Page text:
Implicit in these commonalities is another: humans are inadequately prepared for Black Swans precisely because they were so unlikely to happen – before they did. But not all Black Swan events are created equal. Some happen in a flash – 9/11. Others take months or even years to develop – the rise of Hitler.  I reference the Black Swan Theory because we may be in the middle of just such an event.

Since March, more than 7,400 people have contracted Ebola in Africa, nearly half of whom have died. The current outbreak is the worst in the history of a disease that was only discovered in 1979. Just last week, a nurse in Spain fell ill, leading the head of the World Health Organization to warn that Ebola’s spread in Europe is “unavoidable.” Closer to home, it emerged in Dallas with the late Thomas Eric Duncan, who contracted the disease in Liberia before boarding a plane to the United States. Beyond Duncan, Ebola scares have been reported in a handful of cities, including Kansas City.

A year ago, the odds of Ebola in the United States would have been more than 100 to 1. It would require an unprecedented and virtually uncontrolled outbreak in Africa. A perfect storm of events have made that long-shot a reality. Peter Piot, the scientist who discovered Ebola in 1979, explains the countries from which this strain emerged are just recovering from civil wars that chased doctors away. In Liberia, a country with more than 4 million people, there were only 51 doctors in 2010. To compound matters, this outbreak started in a highly populated area near the borders of three countries. Their tradition is to bury the dead where they were born – even if it requires moving their body for the funeral. Consequently, Piot notes that Ebola corpses were traveling across borders in pickups and taxis – spreading the disease far and fast. Then Thomas Duncan boarded a plane to Dallas.

Public health officials still believe our health care system can adequately contain Ebola – with good reason. We have the best health care system in the world. We have a better ability to find potentially impacted people than third-world countries, and there’s a promising treatment in Z-Mapp that has already saved at least three sufferers. The odds against widespread Ebola in the United States remain long, and Americans are thousands of times more likely to die from the flu than Ebola.

Still, it’s vital that government prepares for worst-case scenarios. Words aren’t enough. Plans must be clearly articulated and promptly followed. After reading initial reports from Dallas indicating that the hospital had treated, then released Duncan, I sent a letter to the Missouri Department of Health and Senior Services, requesting information on the Department’s plan to keep Missourians safe and avoid the mistakes of Dallas.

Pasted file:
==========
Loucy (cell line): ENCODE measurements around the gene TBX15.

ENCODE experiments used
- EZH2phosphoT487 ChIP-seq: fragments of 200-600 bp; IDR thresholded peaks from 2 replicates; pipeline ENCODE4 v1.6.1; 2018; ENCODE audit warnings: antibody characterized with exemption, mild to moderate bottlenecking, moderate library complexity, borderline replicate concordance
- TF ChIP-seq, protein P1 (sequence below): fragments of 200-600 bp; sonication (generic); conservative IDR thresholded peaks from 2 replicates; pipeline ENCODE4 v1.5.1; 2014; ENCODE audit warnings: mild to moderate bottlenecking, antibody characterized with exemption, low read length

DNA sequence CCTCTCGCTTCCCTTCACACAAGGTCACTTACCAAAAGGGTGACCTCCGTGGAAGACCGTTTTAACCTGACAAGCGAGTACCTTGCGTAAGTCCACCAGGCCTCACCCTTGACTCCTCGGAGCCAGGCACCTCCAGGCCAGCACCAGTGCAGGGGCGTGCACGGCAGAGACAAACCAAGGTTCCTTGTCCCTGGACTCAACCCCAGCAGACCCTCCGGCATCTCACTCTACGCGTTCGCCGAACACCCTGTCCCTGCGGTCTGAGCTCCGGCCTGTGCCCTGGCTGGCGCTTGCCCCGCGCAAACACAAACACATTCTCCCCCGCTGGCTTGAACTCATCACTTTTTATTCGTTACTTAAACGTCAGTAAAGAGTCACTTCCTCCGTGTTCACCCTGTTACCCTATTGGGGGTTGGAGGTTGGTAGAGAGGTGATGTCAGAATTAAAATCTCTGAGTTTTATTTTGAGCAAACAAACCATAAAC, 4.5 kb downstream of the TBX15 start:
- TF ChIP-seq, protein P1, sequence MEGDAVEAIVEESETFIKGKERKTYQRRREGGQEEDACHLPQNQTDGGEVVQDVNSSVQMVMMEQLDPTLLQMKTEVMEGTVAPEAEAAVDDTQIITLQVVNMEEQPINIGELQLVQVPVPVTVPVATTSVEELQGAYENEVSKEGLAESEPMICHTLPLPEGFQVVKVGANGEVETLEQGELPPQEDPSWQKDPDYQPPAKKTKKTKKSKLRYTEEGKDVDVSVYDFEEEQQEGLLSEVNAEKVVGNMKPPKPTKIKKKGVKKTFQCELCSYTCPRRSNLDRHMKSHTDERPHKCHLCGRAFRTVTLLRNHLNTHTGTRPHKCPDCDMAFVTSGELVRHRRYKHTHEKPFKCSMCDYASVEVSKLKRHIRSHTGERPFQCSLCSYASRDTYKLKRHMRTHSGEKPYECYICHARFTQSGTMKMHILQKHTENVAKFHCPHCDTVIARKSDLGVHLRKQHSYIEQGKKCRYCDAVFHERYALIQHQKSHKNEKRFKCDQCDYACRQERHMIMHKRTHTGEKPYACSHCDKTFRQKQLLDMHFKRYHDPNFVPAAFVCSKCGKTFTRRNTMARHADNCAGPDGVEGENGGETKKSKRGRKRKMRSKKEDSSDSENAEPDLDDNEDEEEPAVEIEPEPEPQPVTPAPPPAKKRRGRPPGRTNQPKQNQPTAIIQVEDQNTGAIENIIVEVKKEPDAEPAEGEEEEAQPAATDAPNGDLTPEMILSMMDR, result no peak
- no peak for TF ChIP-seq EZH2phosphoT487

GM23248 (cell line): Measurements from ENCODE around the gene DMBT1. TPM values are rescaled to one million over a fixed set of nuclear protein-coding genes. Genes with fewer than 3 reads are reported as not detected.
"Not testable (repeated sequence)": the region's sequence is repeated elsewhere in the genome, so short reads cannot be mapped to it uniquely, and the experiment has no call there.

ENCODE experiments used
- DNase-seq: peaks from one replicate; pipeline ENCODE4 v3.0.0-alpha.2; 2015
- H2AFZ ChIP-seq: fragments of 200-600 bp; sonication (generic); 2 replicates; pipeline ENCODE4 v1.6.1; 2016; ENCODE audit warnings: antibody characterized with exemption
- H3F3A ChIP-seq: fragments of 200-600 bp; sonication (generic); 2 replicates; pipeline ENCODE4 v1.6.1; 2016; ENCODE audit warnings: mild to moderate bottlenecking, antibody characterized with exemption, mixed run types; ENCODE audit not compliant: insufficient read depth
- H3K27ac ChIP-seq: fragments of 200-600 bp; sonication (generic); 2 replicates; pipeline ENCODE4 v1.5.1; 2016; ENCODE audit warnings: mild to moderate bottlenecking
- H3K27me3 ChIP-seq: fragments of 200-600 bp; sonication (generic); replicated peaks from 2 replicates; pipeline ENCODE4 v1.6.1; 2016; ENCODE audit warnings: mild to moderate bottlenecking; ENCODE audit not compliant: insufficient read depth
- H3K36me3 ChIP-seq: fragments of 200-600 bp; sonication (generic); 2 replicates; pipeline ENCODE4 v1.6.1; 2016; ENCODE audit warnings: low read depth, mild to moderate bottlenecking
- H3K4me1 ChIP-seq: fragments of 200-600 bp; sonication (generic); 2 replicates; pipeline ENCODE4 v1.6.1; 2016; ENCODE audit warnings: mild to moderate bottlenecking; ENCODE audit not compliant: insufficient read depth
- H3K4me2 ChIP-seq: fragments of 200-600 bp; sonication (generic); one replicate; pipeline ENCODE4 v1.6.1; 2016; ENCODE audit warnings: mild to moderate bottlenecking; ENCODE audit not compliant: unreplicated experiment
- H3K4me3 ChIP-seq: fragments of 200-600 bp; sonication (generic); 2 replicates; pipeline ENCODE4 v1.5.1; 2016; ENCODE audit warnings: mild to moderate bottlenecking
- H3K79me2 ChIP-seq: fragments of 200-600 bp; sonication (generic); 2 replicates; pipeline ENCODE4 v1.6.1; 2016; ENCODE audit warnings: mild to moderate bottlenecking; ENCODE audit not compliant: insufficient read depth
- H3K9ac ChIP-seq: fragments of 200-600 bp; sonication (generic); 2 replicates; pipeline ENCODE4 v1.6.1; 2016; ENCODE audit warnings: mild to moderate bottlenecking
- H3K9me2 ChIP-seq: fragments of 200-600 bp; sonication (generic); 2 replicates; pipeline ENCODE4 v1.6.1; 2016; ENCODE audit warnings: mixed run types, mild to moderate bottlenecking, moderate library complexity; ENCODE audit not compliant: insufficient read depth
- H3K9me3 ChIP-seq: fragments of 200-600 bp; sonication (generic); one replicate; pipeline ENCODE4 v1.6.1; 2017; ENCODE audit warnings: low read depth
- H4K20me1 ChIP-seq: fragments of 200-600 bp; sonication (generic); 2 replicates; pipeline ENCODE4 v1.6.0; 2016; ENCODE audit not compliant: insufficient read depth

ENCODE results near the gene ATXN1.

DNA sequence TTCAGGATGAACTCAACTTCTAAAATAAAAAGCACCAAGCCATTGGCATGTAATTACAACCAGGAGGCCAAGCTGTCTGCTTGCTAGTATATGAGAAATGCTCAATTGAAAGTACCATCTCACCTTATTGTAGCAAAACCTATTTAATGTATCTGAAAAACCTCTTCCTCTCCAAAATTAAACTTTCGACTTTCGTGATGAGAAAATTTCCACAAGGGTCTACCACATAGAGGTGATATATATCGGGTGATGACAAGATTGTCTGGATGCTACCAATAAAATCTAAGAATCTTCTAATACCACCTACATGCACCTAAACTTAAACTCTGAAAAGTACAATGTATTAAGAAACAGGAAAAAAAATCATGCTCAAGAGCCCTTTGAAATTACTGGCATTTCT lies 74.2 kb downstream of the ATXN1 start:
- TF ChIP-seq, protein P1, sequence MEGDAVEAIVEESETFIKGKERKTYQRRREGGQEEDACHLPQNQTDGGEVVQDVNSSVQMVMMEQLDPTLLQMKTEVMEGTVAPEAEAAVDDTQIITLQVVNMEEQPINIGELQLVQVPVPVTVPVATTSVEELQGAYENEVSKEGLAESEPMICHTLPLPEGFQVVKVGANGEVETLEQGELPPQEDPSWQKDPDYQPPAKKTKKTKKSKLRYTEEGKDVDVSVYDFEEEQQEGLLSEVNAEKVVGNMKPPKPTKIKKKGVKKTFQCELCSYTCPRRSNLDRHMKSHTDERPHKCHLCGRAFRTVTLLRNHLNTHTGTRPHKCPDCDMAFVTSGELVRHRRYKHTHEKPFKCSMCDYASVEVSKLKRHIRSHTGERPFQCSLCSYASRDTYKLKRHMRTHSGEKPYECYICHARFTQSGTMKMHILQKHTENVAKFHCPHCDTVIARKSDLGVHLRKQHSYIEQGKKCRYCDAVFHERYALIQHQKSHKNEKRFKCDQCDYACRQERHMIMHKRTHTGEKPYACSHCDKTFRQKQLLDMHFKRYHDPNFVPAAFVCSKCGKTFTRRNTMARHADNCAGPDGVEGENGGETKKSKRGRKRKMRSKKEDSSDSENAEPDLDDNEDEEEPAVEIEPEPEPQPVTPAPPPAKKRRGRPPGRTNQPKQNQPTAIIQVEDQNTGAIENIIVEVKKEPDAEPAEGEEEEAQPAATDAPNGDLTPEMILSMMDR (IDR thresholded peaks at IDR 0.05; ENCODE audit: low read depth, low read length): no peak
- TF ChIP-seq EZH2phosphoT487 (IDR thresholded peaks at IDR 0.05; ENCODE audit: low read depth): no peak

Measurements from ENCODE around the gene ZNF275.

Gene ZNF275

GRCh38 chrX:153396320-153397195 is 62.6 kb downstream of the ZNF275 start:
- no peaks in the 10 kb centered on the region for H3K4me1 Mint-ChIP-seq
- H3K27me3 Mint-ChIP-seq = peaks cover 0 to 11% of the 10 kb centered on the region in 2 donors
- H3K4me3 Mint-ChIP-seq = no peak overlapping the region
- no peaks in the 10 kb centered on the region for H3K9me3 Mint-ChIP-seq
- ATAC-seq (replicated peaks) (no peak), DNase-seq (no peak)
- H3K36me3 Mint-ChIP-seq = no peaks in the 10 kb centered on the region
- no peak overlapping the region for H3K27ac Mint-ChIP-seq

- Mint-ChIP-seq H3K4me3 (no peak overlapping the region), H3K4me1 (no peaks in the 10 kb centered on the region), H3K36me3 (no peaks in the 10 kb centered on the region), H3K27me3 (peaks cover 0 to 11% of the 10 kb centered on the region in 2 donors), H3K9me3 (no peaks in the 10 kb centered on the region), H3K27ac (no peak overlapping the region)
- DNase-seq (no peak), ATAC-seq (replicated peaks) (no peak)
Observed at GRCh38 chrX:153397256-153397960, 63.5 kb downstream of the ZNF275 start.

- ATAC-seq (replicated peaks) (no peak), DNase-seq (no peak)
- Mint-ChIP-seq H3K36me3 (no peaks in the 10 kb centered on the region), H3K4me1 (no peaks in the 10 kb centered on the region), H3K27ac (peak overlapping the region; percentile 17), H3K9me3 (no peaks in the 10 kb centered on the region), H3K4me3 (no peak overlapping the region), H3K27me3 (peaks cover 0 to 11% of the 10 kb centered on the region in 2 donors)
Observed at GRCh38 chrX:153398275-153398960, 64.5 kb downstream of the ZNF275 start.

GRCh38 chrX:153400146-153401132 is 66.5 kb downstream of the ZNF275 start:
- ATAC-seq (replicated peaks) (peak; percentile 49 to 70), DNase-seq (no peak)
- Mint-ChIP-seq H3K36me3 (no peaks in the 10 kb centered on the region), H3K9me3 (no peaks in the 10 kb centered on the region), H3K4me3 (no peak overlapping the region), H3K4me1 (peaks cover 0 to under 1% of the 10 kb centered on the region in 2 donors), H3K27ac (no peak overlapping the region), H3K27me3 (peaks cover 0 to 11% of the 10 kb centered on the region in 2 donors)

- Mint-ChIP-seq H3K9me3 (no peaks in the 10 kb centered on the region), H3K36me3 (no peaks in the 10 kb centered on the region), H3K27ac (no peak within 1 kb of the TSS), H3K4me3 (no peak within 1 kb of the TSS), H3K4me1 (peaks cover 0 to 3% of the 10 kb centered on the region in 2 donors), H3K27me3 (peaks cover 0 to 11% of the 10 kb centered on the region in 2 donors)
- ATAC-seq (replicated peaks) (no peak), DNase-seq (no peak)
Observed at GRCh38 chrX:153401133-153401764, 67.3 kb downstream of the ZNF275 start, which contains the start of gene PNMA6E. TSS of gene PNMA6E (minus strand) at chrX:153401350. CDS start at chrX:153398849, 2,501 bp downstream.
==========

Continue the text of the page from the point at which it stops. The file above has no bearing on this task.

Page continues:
I’m a natural skeptic of government. Rather than trust, particularly in critical situations, I seek to verify. Here, I’m pleased to report it appears DHSS is ahead of other states. The Department has convened meetings with health care providers, law enforcement, and educators to discuss protocols if a person is diagnosed with Ebola. The Department has also identified experts in the treatment of hemorrhagic fevers. The Director has the authority to quarantine. And, while their protocol is to immediately contact and work with the CDC, they are assuming that, if the disease is present in several states at the same time, we may not be able to rely on the CDC.

Public health workers save lives with quiet preparation and execution of boring protocols. They don’t star in Hollywood movies, and are rarely credited for their work because the public never learns of the disasters they inoculate. They’re like running water. You never fully appreciate the importance of their role in society – unless they fail.

The Department’s response stands in stark contrast to recent decisions by the Obama administration. The standard protocol for containing hemorrhagic disease requires establishing a quarantine, creating a barrier between the healthy and the infected. Yet, with thousands already dead and predictions from the CDC that as many as 1.4 million people could be infected by January, the Obama administration has refused to stop commercial airline travel from the affected areas. Instead, it announced “screening” procedures to isolate passengers with any symptoms of the disease.

The Obama administration argues that banning travel from west Africa would impair efforts to stop the disease by restricting movement of health care professionals to and from the impacted areas. This argument strains logic. Flights limited to health care professionals or other humanitarian workers, if they agree to comprehensive screening on return, could and should be arranged. Organizing those flights wouldn’t be any more complicated than the logistics of getting hundreds of thousands of troops to and from Afghanistan or Iraq. Further, though it’s possible a person with Ebola could work their way around a ban on direct flights, it would be much more difficult, and the increased time required for the workaround would make it more likely that their illness is detected.

Experts outside the Obama bubble are warning that Ebola may spread easier than initially suggested. For example, though conventional wisdom is that it only spreads through physical contact, some strains of Ebola have shown an ability to spread through the air, according to recent published research and as observed in anoutbreak in research monkeys in Virginia in 1989.  Every time this strain of Ebola passes from one human host to another presents an opportunity for mutation that would allow the disease to go airborne. The likelihood seems small, but it doesn’t appear that scientists have a sufficiently large sample set of Ebola experience from which we can infer with much certainty. (This is an element of the Black Swan theory. Small sample sizes skew probability calculations.)

Experts also warn that the screenings are too easily gamed. Before a flight is boarded, travelers in west Africa are screened for fever. Consider the incentives for a would-be flyer whose running a slight fever.